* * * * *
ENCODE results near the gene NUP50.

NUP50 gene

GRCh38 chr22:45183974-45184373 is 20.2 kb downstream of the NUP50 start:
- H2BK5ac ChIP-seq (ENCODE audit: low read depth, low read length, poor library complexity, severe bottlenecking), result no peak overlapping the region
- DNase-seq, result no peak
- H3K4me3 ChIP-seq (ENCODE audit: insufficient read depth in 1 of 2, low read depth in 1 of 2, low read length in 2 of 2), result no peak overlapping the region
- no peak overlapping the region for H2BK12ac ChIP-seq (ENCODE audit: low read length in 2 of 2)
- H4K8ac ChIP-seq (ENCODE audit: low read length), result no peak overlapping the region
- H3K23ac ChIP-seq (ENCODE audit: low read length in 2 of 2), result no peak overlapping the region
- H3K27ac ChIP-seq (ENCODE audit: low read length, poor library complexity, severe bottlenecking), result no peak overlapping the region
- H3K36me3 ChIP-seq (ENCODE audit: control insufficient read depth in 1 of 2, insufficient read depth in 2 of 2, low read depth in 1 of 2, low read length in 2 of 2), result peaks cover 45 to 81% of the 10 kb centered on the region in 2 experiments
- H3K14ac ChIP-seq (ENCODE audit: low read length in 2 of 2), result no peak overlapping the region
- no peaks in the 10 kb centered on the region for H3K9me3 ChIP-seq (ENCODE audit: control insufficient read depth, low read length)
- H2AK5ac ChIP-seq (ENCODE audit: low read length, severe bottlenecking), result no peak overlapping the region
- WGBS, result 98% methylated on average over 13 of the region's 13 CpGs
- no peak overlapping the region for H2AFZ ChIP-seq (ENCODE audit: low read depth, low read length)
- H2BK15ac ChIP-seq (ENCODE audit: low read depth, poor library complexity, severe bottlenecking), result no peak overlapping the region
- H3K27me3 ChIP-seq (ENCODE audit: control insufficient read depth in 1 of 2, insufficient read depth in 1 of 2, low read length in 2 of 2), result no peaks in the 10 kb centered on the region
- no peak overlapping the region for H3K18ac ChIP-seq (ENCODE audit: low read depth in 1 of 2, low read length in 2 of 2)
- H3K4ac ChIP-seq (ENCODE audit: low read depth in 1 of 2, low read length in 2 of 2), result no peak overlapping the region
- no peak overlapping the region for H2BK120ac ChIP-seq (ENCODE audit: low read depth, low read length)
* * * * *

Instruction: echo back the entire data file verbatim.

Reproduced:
ENCODE results near the gene NUP50.

NUP50 gene

GRCh38 chr22:45183974-45184373 is 20.2 kb downstream of the NUP50 start:
- H2BK5ac ChIP-seq (ENCODE audit: low read depth, low read length, poor library complexity, severe bottlenecking), result no peak overlapping the region
- DNase-seq, result no peak
- H3K4me3 ChIP-seq (ENCODE audit: insufficient read depth in 1 of 2, low read depth in 1 of 2, low read length in 2 of 2), result no peak overlapping the region
- no peak overlapping the region for H2BK12ac ChIP-seq (ENCODE audit: low read length in 2 of 2)
- H4K8ac ChIP-seq (ENCODE audit: low read length), result no peak overlapping the region
- H3K23ac ChIP-seq (ENCODE audit: low read length in 2 of 2), result no peak overlapping the region
- H3K27ac ChIP-seq (ENCODE audit: low read length, poor library complexity, severe bottlenecking), result no peak overlapping the region
- H3K36me3 ChIP-seq (ENCODE audit: control insufficient read depth in 1 of 2, insufficient read depth in 2 of 2, low read depth in 1 of 2, low read length in 2 of 2), result peaks cover 45 to 81% of the 10 kb centered on the region in 2 experiments
- H3K14ac ChIP-seq (ENCODE audit: low read length in 2 of 2), result no peak overlapping the region
- no peaks in the 10 kb centered on the region for H3K9me3 ChIP-seq (ENCODE audit: control insufficient read depth, low read length)
- H2AK5ac ChIP-seq (ENCODE audit: low read length, severe bottlenecking), result no peak overlapping the region
- WGBS, result 98% methylated on average over 13 of the region's 13 CpGs
- no peak overlapping the region for H2AFZ ChIP-seq (ENCODE audit: low read depth, low read length)
- H2BK15ac ChIP-seq (ENCODE audit: low read depth, poor library complexity, severe bottlenecking), result no peak overlapping the region
- H3K27me3 ChIP-seq (ENCODE audit: control insufficient read depth in 1 of 2, insufficient read depth in 1 of 2, low read length in 2 of 2), result no peaks in the 10 kb centered on the region
- no peak overlapping the region for H3K18ac ChIP-seq (ENCODE audit: low read depth in 1 of 2, low read length in 2 of 2)
- H3K4ac ChIP-seq (ENCODE audit: low read depth in 1 of 2, low read length in 2 of 2), result no peak overlapping the region
- no peak overlapping the region for H2BK120ac ChIP-seq (ENCODE audit: low read depth, low read length)